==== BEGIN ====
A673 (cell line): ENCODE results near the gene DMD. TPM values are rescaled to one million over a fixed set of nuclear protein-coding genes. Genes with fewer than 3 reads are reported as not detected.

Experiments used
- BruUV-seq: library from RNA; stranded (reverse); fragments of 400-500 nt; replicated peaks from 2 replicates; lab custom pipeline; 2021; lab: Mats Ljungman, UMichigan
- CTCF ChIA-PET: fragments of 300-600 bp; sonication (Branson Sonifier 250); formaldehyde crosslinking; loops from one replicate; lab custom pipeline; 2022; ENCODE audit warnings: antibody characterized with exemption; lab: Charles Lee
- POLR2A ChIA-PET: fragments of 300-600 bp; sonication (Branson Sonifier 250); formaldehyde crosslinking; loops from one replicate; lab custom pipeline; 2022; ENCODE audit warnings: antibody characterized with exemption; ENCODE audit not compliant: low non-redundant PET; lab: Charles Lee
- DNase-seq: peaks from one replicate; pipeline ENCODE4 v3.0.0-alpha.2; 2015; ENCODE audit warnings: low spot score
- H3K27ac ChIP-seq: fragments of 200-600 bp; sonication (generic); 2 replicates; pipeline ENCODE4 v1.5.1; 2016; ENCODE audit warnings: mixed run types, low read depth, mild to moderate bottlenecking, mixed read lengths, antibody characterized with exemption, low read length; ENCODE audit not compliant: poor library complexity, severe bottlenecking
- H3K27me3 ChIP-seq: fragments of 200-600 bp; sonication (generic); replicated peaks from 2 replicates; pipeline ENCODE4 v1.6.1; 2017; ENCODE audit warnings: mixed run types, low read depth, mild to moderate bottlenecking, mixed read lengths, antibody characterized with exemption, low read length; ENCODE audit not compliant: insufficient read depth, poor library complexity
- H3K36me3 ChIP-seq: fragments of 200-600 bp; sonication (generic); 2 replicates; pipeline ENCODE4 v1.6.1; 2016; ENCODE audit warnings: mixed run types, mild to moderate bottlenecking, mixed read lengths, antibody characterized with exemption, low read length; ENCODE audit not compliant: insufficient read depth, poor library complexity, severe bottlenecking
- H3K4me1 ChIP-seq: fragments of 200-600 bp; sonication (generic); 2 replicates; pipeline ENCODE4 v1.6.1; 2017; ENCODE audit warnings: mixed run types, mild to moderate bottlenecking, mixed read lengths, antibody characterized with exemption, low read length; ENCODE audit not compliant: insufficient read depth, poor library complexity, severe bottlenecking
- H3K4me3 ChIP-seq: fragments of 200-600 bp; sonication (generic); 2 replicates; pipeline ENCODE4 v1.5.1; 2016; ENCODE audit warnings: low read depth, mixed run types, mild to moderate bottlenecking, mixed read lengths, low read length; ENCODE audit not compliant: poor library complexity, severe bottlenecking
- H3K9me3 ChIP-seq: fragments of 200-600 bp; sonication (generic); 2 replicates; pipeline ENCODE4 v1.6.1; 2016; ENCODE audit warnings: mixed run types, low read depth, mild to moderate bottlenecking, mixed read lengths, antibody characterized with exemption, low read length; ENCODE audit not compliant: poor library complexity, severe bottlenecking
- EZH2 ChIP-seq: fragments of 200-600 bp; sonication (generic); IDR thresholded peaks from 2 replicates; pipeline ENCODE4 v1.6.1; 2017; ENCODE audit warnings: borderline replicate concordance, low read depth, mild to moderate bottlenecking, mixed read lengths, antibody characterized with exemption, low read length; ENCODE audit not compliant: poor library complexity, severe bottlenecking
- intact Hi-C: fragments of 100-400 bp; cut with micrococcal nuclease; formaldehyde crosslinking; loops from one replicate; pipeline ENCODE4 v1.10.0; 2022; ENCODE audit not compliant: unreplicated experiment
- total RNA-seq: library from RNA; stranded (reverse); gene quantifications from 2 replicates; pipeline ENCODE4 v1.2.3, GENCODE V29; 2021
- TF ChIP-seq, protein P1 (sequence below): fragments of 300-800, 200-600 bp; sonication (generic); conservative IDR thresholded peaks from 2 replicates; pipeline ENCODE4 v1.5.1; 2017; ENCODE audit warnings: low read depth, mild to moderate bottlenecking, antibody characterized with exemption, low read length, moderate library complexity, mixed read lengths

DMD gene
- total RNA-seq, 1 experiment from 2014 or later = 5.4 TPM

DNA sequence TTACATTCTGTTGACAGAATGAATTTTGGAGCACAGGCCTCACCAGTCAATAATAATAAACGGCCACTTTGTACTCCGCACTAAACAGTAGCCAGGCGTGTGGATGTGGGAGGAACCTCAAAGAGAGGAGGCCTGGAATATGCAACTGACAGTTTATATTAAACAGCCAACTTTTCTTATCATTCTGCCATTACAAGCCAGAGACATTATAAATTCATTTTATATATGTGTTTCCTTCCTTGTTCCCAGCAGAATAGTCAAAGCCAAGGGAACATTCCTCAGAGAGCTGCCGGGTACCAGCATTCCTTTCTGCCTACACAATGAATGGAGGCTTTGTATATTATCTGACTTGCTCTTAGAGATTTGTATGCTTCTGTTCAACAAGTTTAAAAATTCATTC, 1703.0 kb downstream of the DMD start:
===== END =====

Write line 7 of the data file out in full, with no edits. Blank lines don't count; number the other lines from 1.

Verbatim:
- H3K27ac ChIP-seq: fragments of 200-600 bp; sonication (generic); 2 replicates; pipeline ENCODE4 v1.5.1; 2016; ENCODE audit warnings: mixed run types, low read depth, mild to moderate bottlenecking, mixed read lengths, antibody characterized with exemption, low read length; ENCODE audit not compliant: poor library complexity, severe bottlenecking